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23 April 2020 A new laser transmitter for methane and water vapor measurements at 1.65 μm
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Atmospheric methane trends over the last few years have been increasing at a rate of 7-12 parts per billion (ppb) per year after brief a pause in the first decade of this century. The reasons for the pause and subsequent increase remains unclear. Thus, there is a critical need for additional, precise and accurate methane observations to understand the natural and anthropogenic processes that drive the trends in atmospheric methane and to constrain its sources, and sinks. At NASA Goddard Space Flight Center (GSFC), in collaboration with Freedom Photonics Inc., we have been developing a lidar to measure atmospheric methane using Integrated Path Differential Absorption (IPDA) from an airborne platform as a precursor to a future space mission. In this paper we present the design of a laser transmitter operating at ~1651 nm based on a newly developed Distributed Bragg Grating (DBR) seed laser and an Optical parametric oscillator (OPO). The DBR is rapidly step-tuned over the methane absorption at several discrete wavelengths. This multi-wavelength approach enables us to sample the entire methane lineshape and reduce systematic errors.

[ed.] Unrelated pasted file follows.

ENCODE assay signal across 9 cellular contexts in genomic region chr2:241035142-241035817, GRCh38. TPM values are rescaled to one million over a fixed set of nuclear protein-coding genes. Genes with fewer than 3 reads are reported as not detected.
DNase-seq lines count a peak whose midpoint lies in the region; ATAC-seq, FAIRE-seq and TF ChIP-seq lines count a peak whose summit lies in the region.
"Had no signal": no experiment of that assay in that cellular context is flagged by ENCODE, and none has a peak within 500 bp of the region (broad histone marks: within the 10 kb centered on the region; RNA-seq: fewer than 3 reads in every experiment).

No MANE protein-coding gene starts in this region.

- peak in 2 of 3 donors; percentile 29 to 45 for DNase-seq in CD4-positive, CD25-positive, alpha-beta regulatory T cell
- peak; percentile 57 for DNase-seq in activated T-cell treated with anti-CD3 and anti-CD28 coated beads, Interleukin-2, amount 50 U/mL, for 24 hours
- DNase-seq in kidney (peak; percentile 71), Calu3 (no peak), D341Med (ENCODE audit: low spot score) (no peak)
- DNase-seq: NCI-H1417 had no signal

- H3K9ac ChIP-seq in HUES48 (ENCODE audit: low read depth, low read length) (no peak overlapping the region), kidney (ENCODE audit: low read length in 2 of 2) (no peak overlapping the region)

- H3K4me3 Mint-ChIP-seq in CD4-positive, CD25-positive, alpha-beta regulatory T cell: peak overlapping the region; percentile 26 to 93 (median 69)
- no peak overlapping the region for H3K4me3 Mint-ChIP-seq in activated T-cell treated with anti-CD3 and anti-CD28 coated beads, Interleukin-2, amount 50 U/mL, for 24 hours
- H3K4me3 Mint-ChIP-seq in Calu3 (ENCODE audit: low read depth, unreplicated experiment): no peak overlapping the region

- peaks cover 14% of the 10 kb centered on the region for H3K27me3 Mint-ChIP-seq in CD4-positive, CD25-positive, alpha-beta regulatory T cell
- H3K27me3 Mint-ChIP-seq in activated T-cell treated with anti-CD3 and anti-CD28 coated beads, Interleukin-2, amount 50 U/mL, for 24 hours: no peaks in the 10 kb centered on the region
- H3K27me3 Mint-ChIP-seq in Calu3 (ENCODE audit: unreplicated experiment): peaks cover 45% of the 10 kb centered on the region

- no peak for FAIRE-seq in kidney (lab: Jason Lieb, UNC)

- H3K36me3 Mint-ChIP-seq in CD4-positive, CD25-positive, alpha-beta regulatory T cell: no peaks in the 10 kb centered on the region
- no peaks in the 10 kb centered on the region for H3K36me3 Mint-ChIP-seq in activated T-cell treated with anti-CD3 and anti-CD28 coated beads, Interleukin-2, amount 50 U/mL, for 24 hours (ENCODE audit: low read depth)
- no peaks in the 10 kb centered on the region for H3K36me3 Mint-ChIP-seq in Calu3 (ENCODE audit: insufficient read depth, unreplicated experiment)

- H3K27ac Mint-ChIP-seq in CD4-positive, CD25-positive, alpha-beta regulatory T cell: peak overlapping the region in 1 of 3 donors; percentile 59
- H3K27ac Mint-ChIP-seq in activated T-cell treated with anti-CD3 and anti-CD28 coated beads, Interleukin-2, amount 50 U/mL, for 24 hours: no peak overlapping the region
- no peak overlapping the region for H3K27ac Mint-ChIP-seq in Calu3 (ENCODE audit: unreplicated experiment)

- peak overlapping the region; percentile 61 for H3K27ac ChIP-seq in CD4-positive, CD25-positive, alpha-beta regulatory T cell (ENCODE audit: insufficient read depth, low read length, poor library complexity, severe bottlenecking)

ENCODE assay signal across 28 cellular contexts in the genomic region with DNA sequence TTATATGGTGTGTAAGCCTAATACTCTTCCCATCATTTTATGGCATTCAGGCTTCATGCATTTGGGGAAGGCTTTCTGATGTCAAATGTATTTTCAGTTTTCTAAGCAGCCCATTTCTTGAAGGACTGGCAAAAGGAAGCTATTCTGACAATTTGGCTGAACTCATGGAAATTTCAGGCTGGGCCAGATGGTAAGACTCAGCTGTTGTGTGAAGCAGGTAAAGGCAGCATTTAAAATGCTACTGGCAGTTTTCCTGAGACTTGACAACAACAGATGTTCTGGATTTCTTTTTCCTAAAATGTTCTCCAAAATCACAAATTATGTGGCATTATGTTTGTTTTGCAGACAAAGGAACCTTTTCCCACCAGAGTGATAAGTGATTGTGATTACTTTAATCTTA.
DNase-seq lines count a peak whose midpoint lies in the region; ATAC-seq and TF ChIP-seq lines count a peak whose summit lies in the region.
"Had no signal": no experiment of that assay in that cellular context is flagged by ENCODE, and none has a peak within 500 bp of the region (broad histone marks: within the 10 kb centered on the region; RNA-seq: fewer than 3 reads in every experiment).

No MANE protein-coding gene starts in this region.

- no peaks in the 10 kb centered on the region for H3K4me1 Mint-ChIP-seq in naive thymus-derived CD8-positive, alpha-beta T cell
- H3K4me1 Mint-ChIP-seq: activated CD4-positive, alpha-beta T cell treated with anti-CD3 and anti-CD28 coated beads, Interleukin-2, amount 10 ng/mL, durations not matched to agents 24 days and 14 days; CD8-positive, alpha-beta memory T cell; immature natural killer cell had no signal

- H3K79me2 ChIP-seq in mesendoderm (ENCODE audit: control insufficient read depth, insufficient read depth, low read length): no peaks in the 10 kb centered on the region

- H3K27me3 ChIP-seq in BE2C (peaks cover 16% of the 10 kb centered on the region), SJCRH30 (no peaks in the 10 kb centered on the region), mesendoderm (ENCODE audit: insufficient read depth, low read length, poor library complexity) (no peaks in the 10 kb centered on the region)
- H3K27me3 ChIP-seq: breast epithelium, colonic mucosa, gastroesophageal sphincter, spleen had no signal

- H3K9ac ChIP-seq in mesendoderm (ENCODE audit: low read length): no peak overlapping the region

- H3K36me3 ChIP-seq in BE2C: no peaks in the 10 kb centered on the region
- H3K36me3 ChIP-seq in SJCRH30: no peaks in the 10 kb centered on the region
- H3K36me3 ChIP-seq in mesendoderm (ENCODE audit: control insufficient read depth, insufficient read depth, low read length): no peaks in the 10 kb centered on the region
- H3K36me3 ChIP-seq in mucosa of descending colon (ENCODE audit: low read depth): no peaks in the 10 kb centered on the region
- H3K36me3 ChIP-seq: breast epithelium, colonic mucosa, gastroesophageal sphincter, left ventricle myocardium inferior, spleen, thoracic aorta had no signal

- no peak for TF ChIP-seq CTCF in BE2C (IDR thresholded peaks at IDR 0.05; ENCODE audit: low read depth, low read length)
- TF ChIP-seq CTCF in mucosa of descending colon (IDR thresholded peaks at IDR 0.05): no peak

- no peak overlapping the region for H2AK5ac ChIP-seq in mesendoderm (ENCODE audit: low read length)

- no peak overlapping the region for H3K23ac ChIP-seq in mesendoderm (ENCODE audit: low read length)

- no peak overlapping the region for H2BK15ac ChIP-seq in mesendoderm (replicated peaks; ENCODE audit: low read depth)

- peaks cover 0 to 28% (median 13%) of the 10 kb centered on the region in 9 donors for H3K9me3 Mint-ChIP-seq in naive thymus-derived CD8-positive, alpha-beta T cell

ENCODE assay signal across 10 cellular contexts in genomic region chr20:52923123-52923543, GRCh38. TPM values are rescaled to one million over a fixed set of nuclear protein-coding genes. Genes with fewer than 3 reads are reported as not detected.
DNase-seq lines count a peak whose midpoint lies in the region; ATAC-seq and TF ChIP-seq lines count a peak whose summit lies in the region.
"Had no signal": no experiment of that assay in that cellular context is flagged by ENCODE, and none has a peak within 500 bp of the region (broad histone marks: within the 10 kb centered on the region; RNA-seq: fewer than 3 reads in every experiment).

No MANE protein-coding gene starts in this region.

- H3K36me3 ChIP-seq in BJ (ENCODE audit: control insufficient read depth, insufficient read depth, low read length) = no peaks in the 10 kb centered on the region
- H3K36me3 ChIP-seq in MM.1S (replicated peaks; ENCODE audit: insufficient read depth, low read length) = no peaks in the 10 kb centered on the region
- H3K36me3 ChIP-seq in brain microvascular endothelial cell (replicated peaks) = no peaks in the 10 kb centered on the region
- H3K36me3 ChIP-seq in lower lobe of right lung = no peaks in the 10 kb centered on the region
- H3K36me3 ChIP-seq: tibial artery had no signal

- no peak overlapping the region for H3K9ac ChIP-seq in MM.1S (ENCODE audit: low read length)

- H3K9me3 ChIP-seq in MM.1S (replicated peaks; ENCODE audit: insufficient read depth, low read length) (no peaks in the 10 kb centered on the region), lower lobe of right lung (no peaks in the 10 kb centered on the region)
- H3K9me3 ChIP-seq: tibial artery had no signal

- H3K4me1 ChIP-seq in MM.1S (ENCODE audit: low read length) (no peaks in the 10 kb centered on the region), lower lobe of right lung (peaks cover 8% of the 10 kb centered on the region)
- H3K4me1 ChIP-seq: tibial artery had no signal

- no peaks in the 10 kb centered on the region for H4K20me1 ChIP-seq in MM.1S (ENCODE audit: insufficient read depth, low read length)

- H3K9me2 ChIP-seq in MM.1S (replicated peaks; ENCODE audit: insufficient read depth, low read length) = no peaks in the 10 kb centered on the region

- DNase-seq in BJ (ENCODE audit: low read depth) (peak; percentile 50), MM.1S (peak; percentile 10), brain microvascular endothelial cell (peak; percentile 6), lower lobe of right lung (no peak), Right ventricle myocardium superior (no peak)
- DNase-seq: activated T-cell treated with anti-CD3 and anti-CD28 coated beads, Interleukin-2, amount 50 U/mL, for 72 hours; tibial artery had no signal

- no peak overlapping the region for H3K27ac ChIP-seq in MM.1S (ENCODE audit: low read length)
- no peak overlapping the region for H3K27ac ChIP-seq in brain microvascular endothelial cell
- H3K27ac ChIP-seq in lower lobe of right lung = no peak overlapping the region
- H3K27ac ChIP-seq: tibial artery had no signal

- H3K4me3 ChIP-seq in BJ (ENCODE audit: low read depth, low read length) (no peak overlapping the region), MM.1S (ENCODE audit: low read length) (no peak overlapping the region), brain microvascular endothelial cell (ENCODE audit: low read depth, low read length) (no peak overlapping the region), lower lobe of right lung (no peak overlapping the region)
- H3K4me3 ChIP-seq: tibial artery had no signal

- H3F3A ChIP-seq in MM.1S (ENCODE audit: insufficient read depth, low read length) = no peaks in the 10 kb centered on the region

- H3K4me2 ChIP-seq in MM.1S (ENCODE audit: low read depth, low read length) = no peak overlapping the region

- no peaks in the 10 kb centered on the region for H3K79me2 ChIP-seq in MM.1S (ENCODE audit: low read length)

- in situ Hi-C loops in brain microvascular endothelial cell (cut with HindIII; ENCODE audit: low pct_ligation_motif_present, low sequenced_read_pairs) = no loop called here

Conference Presentation
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Haris Riris, Kenji Numata, Stewart Wu, Jes Sherman, Gordon Morrison, Henry Garrett, and Milan L. Mashanovitch "A new laser transmitter for methane and water vapor measurements at 1.65 μm", Proc. SPIE 11410, Laser Radar Technology and Applications XXV, 1141007 (23 April 2020);

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